Dimensions

Description

The Durban Museum specimen (Spath, 1921, p. 46, pl. 6, fig. 3; Fig. 7A-C herein) is 32.5 mm in diameter, and retains recrystallized shell. Coiling is very involute, the umbilicus comprising less than 10% of the diameter, the umbilical wall flattened and outward inclined, the umbilical shoulder narrowly rounded. The whorl section is compressed, with a whorl breadth to height ratio of 0.8 approximately, the flanks very feebly convex, subparallel, the greatest breadth just below mid-flank. The ventrolateral shoulders are broadly rounded, the venter feebly convex with a strong siphonal keel. There are traces of delicate growth lines, most obvious on the outer flank and ventrolateral shoulder. They are prorsiradiate, near-straight on the flanks, very feebly concave on the inner flank, very feebly convex at mid-flank and concave on the outer flank, projecting forwards on the ventrolateral shoulders and venter, where they join the siphonal keel.

SAM-PCZ022494 (Fig. 7G-J herein ) is a well-preserved individual 45.3 mm in diameter, retaining extensive traces of partially exfoliated shell. Coiling is very involute, the umbilicus comprising 8.6% of the diameter, the umbilical wall flattened and outward-inclined, with a narrowlyrounded umbilical shoulder. The whorl section is compressed, with a whorl breadth to height ratio of0.86. The flanks are flattened and subparallel, the ventrolateral shoulders broadlyrounded, the venter feebly convex, with a strong siphonal keel. The exfoliated shell bears traces ofgrowth lines only. The internal mould bears narrow prorsiradiate constrictions, four of which are detectable in an approximately 120° sector of whorl (Fig. 7H). They are near-straight on the flanks, very feebly concave on the umbilical shoulder and inner flank, very feebly convex at mid-flank, and more markedly concave on the outer flank and ventrolateral shoulder, projecting strongly forwards on the venter to join with the siphonal keel.

 

Discussion

On the basis of the type material and other specimens from South India revised by Kennedy & Henderson (1991, p. 471, figs 1, 2), together with abundant material from the Middle Coniacian of Pilmisi, Ariyalur, Tamil Nadu (OUMNH Collections), Damesites sugata is a compressed species with a whorl breadth to height ratio of 0.63 to 0.82, with near-straight prorsiradiate constrictions that are very feebly concave on the inner flank, very feebly concave at mid-flank, more markedly concave on the outer flank and ventrolateral shoulder (not convex as stated by Kennedy & Henderson, an error) and projected forwards on the venter.

The holotype ofDesmoceras compactum van Hoepen, 1921 (p. 21, pl. 4, figs 5-7; text-fig. 12) is 18.2 mm in diameter, with a whorl breadth to height ratio of 0.83 and an umbilical diameter of 10% according to van Hoepen. He separated his species from sugata on the basis of his species having a lower keel, the greatest whorl breadth at the external edge of the flanks and constrictions that are slightly convex towards the middle of the flanks. A slight convexity in the constriction at mid-flank is shown by the paralectotype of sugata, BMNH C22675 (Fig. 7F ), and we regard compactum as a probable synonym of sugata. Matsumoto & Obata (1955, p. 132) thought the holotype of compactum too small for satisfactory comparison with other species of the genus. Collignon (1961, p. 70, pl. 26, fig. 4; text-fig. 8) referred a series of much larger specimens up to 68 mm in diameter to compactum. They have whorl breadth to height ratios of 0.80-0.88, and are thus stouter than most sugata at the same diameter. Haggart (1989, p. 196) suggested that Damesites damesi (Jimbo, 1894) intermedius Matsumoto, 1954 ( p. 270, pl. 22 (6), fig. 4) is a further synonym ofsugata. The constrictions of the holotype are close to those of one of the present specimens (Fig. 7H).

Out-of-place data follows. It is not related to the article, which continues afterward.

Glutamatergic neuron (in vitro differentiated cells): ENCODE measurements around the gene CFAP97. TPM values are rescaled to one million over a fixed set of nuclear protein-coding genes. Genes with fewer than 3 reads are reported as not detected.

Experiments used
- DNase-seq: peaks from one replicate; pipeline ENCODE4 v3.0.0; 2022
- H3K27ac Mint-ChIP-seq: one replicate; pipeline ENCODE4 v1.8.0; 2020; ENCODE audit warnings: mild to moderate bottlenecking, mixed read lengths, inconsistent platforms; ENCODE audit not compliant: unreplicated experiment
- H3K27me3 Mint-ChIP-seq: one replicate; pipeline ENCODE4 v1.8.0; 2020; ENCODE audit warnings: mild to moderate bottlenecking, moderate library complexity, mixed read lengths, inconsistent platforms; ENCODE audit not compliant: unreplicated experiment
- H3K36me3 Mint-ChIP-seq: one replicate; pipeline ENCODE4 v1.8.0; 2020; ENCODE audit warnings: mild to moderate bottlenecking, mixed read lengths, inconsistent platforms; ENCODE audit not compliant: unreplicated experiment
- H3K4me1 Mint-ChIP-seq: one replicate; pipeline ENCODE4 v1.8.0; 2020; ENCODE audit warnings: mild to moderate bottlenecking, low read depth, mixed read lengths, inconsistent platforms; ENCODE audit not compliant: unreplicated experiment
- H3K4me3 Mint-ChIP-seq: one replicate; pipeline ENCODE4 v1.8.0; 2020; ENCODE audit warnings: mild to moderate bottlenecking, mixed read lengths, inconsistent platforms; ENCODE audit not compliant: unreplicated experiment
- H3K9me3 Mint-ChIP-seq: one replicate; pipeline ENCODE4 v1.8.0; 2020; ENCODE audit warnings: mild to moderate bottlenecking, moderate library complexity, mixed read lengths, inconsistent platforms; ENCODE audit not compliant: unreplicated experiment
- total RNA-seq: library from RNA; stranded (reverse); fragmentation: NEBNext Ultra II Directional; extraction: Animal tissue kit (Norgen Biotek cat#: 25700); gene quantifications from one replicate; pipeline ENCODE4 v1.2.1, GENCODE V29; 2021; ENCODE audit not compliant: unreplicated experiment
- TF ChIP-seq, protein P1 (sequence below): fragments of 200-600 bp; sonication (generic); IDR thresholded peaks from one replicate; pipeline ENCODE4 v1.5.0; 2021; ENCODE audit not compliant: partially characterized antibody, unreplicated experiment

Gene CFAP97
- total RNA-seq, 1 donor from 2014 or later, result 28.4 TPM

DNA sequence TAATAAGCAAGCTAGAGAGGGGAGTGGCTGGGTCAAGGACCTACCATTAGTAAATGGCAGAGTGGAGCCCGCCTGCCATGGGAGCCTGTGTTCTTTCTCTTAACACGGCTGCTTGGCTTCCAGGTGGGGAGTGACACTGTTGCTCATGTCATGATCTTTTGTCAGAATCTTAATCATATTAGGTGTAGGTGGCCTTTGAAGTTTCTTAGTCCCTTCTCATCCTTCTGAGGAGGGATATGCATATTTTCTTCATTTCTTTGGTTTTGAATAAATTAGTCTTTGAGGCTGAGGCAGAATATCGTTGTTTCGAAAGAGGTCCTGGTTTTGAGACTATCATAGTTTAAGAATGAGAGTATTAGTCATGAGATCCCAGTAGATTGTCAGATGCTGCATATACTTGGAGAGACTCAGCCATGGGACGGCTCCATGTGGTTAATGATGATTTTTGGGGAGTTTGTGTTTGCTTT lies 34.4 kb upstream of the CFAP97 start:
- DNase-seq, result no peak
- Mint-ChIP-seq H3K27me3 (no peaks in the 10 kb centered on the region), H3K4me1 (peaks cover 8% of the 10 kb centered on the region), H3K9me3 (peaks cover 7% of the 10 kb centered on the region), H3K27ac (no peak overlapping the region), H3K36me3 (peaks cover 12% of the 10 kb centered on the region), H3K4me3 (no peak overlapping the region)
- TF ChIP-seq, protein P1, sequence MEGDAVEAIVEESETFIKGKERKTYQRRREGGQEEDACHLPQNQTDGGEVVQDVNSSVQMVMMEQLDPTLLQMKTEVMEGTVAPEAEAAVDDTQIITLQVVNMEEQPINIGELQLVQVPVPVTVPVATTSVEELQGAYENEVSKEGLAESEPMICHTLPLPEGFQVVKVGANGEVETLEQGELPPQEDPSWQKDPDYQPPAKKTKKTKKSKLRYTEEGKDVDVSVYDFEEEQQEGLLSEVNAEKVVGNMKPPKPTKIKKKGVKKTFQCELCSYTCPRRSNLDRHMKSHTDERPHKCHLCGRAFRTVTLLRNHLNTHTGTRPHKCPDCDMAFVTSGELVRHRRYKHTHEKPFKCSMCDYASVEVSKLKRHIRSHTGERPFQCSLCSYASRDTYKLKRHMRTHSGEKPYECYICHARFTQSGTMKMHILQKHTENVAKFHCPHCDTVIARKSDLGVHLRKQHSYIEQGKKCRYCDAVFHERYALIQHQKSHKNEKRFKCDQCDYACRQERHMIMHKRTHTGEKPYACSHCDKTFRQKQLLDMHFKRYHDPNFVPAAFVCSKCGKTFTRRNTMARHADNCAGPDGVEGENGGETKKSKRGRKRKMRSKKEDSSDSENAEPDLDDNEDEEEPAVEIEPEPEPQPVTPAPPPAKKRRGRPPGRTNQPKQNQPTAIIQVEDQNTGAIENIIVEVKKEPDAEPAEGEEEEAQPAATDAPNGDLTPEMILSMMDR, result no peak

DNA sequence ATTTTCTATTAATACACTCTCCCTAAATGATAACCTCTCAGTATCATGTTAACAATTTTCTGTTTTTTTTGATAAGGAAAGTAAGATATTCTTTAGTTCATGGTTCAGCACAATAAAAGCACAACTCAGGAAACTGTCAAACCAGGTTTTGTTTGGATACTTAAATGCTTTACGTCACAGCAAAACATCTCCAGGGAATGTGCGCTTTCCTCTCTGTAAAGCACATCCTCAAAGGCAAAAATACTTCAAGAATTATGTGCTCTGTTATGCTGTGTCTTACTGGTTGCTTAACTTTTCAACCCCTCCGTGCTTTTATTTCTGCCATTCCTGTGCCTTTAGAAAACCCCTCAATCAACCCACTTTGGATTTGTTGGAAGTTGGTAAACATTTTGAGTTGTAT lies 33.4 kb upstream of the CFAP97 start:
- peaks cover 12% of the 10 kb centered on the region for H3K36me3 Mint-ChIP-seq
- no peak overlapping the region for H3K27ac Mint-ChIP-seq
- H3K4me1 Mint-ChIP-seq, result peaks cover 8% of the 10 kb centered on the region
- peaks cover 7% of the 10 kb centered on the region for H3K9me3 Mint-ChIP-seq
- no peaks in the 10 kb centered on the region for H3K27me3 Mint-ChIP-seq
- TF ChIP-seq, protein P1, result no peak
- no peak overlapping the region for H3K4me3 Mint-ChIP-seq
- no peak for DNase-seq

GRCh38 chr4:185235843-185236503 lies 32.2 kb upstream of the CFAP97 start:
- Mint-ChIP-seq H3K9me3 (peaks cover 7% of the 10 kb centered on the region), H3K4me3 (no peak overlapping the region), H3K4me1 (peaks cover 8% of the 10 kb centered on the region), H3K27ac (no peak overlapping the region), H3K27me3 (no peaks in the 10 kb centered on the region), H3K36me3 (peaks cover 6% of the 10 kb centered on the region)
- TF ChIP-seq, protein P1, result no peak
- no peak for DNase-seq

Cooper & Greyling (1996, p. 19, Fig. 7i-l) referred two specimens from the Lower Campanian part of the Mzamba Formation 3 km north of the classic cliff outcrop of the Formation to Damesites damesi (Yabe, 1904). Their smaller specimen, 28.8 mm in diameter has a whorl breadth to height ratio of 0.63, their larger specimen, approximately 92 mm in diameter, has a whorl breadth to height ratio of 0.68. The specimens are described as having constrictions that seem to be biconcave and projected strongly forwards on across the venter, with weak spiral ornament on the body chamber, creating a reticulate pattern. They may be further specimens of the present species.

 

Occurrence

Coniacian to Campanian, South India, Madagascar, Eastern Cape Province, South Africa, Angola, southeastern France, Austria?, British Columbia, Canada and Washington State and California in the U.S.A.

 

Acknowledgements

Kennedy acknowledges the support ofthe staffofthe Geological Collections, Oxford University Museum of Natural History, and the Department ofEarth Sciences, Oxford, and the financial assistance ofthe Oppenheimer Fund (Oxford). Klinger acknowledges the support of the Collections Department, Iziko South African Museum, and financial support from the NRF (South Africa).

 

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Received 8 March 2013.
Accepted 18 September 2013